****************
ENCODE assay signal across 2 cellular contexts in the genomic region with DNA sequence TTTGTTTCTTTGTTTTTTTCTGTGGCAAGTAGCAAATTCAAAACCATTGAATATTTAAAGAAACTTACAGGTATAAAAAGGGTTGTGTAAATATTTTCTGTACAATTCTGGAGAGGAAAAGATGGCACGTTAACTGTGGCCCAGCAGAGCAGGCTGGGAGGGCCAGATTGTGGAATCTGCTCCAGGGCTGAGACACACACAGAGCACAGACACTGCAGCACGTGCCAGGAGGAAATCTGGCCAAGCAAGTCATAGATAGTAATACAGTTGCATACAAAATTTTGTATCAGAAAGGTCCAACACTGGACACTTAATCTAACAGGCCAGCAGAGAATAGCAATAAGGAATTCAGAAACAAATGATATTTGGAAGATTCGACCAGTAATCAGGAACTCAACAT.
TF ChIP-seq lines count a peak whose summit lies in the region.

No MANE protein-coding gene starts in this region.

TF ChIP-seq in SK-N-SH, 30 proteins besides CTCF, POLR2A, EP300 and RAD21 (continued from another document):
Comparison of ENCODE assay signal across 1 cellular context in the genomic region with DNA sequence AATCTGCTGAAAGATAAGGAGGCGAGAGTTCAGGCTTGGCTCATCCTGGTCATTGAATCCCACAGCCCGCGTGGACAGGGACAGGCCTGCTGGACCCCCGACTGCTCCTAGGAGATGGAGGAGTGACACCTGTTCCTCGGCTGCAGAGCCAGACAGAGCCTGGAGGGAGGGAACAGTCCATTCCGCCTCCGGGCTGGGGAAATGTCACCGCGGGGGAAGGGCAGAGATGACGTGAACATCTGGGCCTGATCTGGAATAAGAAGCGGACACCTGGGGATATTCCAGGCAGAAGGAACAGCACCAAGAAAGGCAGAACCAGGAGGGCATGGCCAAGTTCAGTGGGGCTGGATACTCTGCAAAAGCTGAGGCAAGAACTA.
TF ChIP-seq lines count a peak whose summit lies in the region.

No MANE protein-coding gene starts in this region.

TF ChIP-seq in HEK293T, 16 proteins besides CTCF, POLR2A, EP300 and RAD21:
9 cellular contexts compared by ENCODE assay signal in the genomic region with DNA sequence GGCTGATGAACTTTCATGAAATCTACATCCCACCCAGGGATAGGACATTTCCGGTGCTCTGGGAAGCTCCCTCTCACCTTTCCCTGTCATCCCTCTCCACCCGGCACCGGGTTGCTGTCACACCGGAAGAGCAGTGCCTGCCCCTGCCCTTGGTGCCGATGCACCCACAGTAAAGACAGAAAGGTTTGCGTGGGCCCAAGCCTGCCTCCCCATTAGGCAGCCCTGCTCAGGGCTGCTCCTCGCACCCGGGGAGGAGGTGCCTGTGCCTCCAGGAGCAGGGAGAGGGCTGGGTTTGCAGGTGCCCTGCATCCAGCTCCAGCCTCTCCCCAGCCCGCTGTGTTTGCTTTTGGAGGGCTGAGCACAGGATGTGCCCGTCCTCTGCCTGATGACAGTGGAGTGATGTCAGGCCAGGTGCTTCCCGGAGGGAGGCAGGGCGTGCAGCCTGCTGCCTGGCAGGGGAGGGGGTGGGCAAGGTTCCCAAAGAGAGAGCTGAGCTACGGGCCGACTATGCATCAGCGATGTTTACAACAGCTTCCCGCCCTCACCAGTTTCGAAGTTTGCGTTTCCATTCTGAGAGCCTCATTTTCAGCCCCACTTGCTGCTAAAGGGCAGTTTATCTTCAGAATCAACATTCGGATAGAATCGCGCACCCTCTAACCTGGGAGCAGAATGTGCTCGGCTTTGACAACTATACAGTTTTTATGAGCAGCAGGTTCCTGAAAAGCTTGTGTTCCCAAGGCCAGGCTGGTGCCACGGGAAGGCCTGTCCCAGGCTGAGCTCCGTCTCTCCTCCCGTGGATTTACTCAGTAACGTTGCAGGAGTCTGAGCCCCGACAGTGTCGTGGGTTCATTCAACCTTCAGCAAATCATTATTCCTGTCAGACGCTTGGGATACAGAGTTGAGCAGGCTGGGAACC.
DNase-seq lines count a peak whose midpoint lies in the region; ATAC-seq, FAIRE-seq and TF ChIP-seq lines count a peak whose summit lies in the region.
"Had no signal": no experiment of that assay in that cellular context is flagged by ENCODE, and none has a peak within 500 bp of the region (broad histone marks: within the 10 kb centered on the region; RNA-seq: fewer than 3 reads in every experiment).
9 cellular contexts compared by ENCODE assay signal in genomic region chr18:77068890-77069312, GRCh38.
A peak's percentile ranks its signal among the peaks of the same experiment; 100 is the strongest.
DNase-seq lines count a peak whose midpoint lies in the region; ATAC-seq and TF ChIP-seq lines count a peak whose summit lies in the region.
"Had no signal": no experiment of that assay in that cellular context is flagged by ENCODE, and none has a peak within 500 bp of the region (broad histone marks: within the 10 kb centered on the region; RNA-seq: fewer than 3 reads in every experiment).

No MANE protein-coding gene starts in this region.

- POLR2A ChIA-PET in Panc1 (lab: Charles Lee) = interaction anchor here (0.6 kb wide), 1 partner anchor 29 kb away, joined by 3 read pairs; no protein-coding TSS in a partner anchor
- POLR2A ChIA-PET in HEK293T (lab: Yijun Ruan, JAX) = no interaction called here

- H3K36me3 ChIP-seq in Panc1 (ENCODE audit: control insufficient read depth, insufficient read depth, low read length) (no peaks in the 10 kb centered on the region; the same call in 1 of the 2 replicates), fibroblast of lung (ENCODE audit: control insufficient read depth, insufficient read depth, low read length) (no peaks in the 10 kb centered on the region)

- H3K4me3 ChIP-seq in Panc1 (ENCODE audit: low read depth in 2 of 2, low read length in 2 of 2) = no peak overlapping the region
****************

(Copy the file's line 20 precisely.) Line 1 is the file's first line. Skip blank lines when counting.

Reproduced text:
- H3K4me3 ChIP-seq in Panc1 (ENCODE audit: low read depth in 2 of 2, low read length in 2 of 2) = no peak overlapping the region